I found this part interesting, “I chafed at first, and then, under the hypnotising effect of routine, gradually began to find a grim satisfaction in the life.” (p.6). This doesn’t really add anything to the Ethan Frome discussion but, I noticed that this is almost like one of the stories in the podcast we listened to from, This American Life. There was a story about a girl who lived on a tropical island and then moved to Alaska. Originally she hated it there but then she relapsed into a routine and she began to like it there. This little piece of text just made me think of that.

    However I do not think that we can trust this narrators judgement. We do not actually know who this narrator is, and they are telling the story of Ethan Frome, but we do not know how much of it is true. The narrator admits that he got a lot of information from other towns people. We cannot trust these accounts because we do not know how much is fact and how much is gossip. Overall I think that the narrator of this story would have to be Ethan, Mattie, or Zeena for it to be trusted.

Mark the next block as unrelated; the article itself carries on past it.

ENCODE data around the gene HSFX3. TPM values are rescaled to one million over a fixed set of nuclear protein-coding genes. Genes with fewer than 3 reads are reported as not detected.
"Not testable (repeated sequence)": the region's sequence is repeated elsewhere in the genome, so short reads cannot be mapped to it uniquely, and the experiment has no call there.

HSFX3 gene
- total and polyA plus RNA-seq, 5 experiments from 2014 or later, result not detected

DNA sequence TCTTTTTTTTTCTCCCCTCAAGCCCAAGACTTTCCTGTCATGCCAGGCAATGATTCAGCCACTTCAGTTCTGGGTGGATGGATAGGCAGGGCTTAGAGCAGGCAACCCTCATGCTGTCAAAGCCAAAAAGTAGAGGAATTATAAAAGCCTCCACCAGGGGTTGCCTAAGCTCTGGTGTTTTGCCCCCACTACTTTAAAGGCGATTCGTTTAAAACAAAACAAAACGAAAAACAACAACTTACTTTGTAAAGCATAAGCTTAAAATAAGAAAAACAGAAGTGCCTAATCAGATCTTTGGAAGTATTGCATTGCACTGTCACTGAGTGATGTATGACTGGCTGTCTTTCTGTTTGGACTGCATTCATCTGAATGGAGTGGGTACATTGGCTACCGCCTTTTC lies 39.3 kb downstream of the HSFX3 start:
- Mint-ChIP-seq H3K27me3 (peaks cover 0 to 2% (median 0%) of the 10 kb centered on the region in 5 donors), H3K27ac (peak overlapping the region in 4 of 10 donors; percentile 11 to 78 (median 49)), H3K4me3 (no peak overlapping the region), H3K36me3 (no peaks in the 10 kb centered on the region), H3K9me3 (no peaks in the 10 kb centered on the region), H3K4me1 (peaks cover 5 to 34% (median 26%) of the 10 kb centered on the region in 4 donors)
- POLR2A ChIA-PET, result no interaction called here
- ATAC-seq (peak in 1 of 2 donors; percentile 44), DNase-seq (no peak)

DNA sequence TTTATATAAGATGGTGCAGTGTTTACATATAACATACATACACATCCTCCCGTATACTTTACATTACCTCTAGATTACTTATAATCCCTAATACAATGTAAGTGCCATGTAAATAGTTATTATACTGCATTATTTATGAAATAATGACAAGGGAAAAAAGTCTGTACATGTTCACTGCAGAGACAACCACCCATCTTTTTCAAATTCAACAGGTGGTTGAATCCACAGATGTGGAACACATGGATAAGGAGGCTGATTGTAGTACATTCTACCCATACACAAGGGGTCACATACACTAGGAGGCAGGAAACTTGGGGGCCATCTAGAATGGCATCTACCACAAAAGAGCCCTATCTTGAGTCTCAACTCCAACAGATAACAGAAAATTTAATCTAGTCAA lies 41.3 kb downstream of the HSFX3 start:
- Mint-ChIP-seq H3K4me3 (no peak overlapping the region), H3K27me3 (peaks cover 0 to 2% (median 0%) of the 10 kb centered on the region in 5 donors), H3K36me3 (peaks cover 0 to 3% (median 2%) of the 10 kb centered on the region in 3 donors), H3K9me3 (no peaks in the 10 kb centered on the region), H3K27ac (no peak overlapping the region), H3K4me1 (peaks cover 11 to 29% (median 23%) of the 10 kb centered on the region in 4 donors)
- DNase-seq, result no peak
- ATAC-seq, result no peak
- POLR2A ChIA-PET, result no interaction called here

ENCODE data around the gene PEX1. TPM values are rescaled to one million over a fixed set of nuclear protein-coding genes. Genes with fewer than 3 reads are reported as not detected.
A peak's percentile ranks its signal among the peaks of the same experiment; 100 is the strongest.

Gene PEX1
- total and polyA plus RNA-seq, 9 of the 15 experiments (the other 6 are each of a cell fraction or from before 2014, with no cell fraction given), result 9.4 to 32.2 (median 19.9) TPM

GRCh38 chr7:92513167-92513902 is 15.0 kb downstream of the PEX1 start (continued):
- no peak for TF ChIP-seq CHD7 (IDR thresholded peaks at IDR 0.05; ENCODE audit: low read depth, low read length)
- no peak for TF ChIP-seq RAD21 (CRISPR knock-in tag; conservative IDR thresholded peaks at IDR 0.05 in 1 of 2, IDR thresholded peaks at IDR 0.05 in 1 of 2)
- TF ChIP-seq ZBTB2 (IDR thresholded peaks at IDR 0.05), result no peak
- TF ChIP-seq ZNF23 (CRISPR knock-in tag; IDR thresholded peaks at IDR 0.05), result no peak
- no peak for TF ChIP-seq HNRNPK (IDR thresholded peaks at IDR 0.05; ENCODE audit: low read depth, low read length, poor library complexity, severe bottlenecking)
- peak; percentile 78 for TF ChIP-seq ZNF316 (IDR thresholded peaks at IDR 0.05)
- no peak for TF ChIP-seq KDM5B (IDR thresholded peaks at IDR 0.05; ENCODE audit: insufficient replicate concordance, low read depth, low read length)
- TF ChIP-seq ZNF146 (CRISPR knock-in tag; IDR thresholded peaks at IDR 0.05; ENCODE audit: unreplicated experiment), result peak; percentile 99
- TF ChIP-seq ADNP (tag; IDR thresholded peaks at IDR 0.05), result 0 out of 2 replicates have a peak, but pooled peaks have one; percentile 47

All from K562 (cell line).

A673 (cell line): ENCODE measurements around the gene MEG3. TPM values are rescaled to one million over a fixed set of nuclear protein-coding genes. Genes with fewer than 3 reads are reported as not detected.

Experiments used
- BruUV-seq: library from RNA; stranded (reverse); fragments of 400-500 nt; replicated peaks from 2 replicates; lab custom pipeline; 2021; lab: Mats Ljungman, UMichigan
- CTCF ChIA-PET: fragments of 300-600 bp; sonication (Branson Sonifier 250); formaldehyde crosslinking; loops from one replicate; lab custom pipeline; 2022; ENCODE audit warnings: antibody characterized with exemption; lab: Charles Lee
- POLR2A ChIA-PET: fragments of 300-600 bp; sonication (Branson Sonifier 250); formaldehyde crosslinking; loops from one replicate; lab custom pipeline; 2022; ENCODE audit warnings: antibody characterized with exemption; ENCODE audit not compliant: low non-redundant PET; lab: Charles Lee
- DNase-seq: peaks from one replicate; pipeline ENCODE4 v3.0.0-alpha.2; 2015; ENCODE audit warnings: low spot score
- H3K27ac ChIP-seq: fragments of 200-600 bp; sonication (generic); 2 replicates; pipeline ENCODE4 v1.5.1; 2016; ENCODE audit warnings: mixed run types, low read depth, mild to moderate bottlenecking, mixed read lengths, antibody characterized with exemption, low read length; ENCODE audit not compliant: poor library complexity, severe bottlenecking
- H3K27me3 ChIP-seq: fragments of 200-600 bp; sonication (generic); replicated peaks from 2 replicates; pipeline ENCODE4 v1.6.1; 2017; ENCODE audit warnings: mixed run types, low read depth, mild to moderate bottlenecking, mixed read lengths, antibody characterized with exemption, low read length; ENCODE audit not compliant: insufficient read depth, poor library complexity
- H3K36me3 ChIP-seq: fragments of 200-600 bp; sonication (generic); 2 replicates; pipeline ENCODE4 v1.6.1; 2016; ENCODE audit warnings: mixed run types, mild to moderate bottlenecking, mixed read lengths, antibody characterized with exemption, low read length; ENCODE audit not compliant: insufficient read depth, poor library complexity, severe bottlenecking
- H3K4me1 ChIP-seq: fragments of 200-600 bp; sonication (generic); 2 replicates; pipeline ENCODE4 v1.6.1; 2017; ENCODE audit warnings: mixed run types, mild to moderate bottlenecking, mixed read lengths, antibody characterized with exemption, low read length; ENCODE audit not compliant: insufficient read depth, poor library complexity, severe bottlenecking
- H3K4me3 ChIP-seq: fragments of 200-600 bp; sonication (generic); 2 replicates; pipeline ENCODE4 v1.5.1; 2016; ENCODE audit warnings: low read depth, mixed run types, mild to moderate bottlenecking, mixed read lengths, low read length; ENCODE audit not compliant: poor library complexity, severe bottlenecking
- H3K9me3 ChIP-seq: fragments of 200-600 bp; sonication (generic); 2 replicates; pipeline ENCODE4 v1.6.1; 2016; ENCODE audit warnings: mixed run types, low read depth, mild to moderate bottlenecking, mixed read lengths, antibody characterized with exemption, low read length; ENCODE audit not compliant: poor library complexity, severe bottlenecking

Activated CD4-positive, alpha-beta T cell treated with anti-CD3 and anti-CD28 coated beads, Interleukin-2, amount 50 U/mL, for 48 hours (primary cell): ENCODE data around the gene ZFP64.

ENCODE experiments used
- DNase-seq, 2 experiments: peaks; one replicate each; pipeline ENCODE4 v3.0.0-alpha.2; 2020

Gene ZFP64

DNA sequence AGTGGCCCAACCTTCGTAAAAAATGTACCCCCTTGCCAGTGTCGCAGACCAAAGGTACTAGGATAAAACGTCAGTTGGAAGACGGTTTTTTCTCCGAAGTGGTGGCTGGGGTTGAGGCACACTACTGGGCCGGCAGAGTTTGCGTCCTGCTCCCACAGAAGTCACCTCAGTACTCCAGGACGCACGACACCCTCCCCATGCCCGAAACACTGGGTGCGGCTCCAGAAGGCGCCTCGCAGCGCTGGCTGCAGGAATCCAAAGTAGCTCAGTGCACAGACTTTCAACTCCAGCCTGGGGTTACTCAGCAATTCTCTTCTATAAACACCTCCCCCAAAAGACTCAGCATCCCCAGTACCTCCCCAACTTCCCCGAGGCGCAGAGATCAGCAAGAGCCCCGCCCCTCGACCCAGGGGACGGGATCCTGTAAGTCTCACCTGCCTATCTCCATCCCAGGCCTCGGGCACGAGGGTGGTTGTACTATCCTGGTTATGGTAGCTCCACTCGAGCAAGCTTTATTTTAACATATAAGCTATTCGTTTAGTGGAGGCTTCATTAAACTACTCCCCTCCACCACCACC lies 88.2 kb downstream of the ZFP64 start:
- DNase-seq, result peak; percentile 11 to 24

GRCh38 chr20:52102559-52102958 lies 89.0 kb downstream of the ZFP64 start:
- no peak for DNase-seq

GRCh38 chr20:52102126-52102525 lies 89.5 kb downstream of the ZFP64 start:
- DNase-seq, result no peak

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  25. alekhya

    The narrator of the novella, Ethan Frome, is and engineer who had been stationed at Starkfield for a job at Corbury Junction. During his/her stay the narrator sees Ethan Frome walking to the post office and is drawn to his figure. He develops an interest in Ethan Frome and begins to inquire details of his story from the townspeople. But when she asks around, most of the towns people just say that his story is a very sad one and that there had been an accident which had deformed his body. Not satisfied with these snippets of pity, the narrator turns to Harmon Gow for more information. Later on during his stay, the narrator comes in contact with Ethan Frome when he is to take him to the Corbury Junction. Some time later a storm hits Starkfield and Ethan Frome offers to take the narrator to his home for the night and it is there that the narrator pieces together Ethan Frome’s story.